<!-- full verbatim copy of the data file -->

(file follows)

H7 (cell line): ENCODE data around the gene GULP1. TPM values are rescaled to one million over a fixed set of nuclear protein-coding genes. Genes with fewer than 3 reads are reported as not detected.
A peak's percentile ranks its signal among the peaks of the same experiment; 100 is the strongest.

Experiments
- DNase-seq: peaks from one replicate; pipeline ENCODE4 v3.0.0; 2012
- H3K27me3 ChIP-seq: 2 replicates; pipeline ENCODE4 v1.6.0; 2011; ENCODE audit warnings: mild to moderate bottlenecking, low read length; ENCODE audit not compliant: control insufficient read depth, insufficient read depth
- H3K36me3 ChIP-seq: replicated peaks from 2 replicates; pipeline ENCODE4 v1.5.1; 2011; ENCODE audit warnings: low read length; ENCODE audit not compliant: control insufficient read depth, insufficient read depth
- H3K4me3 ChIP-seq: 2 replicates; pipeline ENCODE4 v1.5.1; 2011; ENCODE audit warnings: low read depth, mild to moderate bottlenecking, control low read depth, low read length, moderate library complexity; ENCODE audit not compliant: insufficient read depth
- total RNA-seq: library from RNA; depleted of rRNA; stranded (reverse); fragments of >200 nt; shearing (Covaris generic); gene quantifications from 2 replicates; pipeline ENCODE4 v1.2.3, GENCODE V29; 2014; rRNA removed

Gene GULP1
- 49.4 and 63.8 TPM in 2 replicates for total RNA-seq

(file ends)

H7 (cell line): ENCODE data around the gene GULP1. TPM values are rescaled to one million over a fixed set of nuclear protein-coding genes. Genes with fewer than 3 reads are reported as not detected.
A peak's percentile ranks its signal among the peaks of the same experiment; 100 is the strongest.

Experiments
- DNase-seq: peaks from one replicate; pipeline ENCODE4 v3.0.0; 2012
- H3K27me3 ChIP-seq: 2 replicates; pipeline ENCODE4 v1.6.0; 2011; ENCODE audit warnings: mild to moderate bottlenecking, low read length; ENCODE audit not compliant: control insufficient read depth, insufficient read depth
- H3K36me3 ChIP-seq: replicated peaks from 2 replicates; pipeline ENCODE4 v1.5.1; 2011; ENCODE audit warnings: low read length; ENCODE audit not compliant: control insufficient read depth, insufficient read depth
- H3K4me3 ChIP-seq: 2 replicates; pipeline ENCODE4 v1.5.1; 2011; ENCODE audit warnings: low read depth, mild to moderate bottlenecking, control low read depth, low read length, moderate library complexity; ENCODE audit not compliant: insufficient read depth
- total RNA-seq: library from RNA; depleted of rRNA; stranded (reverse); fragments of >200 nt; shearing (Covaris generic); gene quantifications from 2 replicates; pipeline ENCODE4 v1.2.3, GENCODE V29; 2014; rRNA removed

Gene GULP1
- 49.4 and 63.8 TPM in 2 replicates for total RNA-seq